It's too early to start worrying about Chicago Cubs starter Adrian Sampson
Only two starts into Spring Training, things are already looking dour for potential Chicago Cubs starter Adrian Sampson. After surprising fans with a strong performance in 2022, he was seen as the favorite within the organization to take the final spot in the rotation, even beating out the buzzy Hayden Wesneski. Now, doubt is already starting to creep in.
Tuesday marked another ugly outing for Sampson, who gave up three home runs, four hits, two walks, and six runs in only 2 2/3 innings. Worse, it's the second straight start where he's given up three home runs. Sampson's performance so far is in stark contrast to who he was last year. Across over 100 innings in 2022, he only gave up the long ball five times. Moreover, it's far from the best impression for someone trying to win that last rotation spot especially when his main competition Wesneski has looked stellar so far.
The poor showing is swaying many fans to already anoint Wesneski the obvious fifth starter and it's hard to argue. Spring Training comes with a load of caveats though. It's often where pitchers tinker with their repertoire and try new things before the games actually matter. Also, it's only 4 1/3 innings. By no means is it encouraging to see a potential rotation arm throwing batting practice to the Rangers, but incredibly small samples in games that ultimately don't count aren't the biggest worry.
Even if the concern is rising, it's too early to write off Sampson yet. This is the same pitcher that grinded his way to a 40-man roster spot with the Cubs after having to sign with the Lotte Giants to get his groove back. Furthermore, of all the people that are concerned, the pitcher himself isn't yet.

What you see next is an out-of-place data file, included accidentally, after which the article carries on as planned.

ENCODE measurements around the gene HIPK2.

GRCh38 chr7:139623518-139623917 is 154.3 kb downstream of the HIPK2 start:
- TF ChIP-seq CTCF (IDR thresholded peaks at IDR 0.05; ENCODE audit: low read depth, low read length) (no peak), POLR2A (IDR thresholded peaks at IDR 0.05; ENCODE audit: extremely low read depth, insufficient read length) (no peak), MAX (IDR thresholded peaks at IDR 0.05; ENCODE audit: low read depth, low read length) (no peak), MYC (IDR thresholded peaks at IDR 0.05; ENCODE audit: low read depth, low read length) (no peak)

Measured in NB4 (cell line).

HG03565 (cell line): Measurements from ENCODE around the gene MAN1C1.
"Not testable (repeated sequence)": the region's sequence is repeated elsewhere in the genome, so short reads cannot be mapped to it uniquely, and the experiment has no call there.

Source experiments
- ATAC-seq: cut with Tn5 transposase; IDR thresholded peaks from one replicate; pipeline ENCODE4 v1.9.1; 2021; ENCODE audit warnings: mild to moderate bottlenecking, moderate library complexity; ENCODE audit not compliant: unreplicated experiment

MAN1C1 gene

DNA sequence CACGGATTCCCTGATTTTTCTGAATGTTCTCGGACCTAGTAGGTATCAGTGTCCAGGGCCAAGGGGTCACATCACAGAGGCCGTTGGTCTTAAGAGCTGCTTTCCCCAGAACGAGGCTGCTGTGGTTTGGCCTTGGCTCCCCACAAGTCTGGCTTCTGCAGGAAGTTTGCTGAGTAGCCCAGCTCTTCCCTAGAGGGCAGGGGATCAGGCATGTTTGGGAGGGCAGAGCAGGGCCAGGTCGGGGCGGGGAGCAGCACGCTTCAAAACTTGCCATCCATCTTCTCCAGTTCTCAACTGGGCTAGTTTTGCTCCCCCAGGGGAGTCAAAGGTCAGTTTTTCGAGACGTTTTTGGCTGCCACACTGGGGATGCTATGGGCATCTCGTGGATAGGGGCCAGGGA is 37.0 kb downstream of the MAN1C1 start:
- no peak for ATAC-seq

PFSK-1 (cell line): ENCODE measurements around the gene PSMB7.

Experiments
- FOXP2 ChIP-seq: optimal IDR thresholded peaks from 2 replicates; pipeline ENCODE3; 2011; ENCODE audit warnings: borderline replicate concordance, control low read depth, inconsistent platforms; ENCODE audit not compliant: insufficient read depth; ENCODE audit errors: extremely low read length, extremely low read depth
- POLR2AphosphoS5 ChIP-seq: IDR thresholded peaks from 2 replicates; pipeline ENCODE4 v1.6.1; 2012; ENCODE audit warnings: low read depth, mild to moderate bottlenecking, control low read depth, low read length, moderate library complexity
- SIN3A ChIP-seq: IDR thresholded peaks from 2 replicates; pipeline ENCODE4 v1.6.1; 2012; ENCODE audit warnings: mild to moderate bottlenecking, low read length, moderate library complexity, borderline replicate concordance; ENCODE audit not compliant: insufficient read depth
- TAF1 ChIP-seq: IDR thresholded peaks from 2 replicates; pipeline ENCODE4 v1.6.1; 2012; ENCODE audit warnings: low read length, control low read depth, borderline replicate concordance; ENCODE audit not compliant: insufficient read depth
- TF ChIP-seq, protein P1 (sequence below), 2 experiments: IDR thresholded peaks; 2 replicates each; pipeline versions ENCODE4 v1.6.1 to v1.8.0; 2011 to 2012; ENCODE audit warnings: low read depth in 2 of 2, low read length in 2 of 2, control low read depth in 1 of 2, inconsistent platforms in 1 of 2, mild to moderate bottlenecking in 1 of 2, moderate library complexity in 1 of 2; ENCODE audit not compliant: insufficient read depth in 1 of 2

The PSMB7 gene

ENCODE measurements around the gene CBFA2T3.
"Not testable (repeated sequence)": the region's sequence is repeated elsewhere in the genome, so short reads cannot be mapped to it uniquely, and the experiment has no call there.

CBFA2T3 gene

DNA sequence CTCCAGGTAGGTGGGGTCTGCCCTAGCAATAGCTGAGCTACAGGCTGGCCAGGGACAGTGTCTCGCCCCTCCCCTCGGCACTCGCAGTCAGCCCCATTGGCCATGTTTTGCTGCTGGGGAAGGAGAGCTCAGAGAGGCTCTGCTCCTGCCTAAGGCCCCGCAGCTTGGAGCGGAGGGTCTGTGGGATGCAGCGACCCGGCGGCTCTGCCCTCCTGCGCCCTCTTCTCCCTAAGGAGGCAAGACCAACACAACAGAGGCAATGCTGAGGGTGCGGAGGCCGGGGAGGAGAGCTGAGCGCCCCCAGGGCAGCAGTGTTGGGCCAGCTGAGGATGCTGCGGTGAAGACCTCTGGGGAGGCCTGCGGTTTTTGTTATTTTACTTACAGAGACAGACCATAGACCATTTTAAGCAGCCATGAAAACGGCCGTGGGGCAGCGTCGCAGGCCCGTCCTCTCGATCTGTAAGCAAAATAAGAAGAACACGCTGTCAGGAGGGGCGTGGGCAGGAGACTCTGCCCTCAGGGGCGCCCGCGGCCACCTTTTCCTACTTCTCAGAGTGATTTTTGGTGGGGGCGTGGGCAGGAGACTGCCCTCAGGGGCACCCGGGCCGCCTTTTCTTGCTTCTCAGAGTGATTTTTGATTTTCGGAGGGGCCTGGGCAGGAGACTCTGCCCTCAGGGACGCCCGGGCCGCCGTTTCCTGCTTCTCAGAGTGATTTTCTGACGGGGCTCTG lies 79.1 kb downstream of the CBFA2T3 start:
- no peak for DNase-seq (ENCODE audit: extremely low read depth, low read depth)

Sampson is using Cubs Spring Training to work out kinks in his repertoire
Sampson confirmed in an MLB.com video that part of his struggles can be attributed to working on creating more separation between his fastball and his sinker. By Statcast, the two pitches boast similar movement and only a 0.6 mph difference in velocity. The sinker, too, was easily Sampson's weakest pitch with the worst results and the worst expected outcomes with an xSLG of .523. In ironing out these two pitches, it's certainly likely there will be some bumps along the way.
It leaves some cautious optimism that he could be ready by the time Opening Day rolls around. There's always going to be some hesitation to believe in the breakout from last year, but he did more than enough to justify being in the spot he is. If this is indeed rust and experimentation, there's absolutely room for him to prove he's worthy of that final rotation spot.
Wesneski would still be my choice for the Cubs rotation and I don't think Sampson has a ton more wiggle room to struggle, but this race isn't over. Sampson still warrants watching over the next few starts. Don't be shocked if he still does enough across that time to sway the Cubs brass to pick him over the talented rookie.